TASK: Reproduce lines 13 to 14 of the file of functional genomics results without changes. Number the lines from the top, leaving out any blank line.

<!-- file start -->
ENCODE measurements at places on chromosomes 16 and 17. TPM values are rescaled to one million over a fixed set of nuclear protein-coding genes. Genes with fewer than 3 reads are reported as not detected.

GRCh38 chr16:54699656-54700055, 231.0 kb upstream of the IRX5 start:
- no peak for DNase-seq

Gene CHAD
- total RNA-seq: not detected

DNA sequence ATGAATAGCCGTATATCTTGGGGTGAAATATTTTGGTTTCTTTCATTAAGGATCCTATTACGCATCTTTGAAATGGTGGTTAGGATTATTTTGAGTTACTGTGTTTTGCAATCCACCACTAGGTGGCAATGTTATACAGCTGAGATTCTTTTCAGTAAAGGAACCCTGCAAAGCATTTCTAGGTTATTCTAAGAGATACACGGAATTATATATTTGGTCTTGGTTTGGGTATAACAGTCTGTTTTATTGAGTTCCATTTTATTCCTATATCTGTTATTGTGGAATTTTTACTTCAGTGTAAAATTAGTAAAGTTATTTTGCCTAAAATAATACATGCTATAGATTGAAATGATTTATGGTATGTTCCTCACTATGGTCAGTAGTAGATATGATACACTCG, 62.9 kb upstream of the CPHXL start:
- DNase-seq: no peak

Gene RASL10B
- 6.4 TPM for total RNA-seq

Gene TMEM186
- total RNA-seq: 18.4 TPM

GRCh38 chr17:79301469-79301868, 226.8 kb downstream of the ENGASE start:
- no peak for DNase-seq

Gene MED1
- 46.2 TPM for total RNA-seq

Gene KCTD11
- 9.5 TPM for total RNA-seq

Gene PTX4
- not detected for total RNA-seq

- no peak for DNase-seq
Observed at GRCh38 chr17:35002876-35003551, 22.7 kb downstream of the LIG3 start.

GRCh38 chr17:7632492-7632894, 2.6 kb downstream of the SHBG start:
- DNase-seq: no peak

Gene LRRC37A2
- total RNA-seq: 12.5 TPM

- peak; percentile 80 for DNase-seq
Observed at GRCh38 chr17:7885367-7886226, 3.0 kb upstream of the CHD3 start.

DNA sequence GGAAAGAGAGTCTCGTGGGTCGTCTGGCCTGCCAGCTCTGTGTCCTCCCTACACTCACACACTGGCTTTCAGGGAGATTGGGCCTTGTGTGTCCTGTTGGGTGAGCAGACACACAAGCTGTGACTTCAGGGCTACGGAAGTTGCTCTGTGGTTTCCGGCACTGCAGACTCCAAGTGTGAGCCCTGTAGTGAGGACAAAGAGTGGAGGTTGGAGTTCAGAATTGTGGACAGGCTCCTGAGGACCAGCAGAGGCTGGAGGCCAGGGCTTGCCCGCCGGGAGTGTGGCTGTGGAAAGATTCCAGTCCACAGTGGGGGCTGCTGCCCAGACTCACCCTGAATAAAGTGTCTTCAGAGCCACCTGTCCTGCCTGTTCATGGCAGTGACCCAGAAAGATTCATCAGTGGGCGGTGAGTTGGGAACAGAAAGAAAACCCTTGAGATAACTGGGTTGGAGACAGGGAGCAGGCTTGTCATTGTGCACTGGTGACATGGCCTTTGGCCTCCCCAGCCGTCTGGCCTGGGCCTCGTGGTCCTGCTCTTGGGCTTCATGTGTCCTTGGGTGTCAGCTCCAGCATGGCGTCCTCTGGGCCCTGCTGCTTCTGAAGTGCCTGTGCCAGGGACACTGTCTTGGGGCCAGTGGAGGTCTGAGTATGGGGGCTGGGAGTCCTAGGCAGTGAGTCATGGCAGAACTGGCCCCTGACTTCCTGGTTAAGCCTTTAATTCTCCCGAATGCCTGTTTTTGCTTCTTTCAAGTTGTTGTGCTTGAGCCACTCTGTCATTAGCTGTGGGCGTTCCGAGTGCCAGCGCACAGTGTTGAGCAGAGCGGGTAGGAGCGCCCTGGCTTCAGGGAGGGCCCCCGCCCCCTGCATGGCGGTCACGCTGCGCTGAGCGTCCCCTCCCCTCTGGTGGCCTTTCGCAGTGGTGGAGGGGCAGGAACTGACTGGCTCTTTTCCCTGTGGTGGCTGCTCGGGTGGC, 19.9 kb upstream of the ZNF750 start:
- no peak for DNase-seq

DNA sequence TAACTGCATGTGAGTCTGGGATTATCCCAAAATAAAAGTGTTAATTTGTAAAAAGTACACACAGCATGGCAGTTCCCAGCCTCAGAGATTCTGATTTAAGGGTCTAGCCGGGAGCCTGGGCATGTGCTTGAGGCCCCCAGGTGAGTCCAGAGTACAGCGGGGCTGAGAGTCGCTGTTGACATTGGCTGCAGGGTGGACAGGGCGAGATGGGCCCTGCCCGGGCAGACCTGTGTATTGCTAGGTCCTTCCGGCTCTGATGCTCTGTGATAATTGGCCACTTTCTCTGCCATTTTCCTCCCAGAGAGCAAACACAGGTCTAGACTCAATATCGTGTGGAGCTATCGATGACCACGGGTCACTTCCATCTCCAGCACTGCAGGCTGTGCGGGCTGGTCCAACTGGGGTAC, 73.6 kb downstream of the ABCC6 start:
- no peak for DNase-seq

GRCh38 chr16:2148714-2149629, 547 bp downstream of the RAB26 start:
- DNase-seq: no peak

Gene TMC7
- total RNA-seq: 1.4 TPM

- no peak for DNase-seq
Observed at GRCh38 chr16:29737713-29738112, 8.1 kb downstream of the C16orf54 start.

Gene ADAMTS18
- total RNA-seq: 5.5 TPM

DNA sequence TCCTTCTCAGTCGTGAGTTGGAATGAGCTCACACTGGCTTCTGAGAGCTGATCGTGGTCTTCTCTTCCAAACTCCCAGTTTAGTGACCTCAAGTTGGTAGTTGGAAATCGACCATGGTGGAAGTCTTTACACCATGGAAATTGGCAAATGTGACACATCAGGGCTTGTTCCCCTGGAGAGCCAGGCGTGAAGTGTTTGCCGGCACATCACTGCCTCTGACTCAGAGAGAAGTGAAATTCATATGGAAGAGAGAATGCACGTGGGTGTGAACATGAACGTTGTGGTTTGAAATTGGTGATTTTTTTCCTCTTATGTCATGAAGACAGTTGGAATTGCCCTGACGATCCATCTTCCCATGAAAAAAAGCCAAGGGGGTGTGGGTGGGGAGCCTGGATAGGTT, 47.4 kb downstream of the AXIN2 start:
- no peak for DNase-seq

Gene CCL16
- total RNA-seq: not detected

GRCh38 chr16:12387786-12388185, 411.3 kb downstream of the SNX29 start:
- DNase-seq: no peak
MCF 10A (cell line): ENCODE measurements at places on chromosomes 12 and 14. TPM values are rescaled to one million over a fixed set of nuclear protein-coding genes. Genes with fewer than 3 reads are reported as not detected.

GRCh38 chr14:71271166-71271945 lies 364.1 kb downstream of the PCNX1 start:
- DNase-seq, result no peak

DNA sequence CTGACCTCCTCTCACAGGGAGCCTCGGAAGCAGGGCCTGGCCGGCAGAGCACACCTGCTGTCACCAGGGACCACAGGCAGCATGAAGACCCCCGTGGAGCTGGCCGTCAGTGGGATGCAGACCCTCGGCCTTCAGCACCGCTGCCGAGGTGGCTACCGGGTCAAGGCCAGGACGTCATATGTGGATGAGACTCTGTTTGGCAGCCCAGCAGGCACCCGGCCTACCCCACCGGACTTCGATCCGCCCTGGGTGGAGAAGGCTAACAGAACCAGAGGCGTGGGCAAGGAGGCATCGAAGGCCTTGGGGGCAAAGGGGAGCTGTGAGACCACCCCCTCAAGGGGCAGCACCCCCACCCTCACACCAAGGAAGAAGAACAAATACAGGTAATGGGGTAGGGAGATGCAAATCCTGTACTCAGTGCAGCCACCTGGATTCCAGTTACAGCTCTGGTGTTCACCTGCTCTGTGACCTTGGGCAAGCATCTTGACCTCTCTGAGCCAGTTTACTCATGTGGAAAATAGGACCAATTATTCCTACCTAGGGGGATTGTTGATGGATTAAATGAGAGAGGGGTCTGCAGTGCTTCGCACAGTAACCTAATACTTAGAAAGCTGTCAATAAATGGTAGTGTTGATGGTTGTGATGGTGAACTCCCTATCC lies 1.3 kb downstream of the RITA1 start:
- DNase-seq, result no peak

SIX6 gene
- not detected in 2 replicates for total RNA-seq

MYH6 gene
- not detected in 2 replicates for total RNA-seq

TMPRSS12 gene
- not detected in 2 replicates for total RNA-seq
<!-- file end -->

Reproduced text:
- no peak for DNase-seq

Gene MED1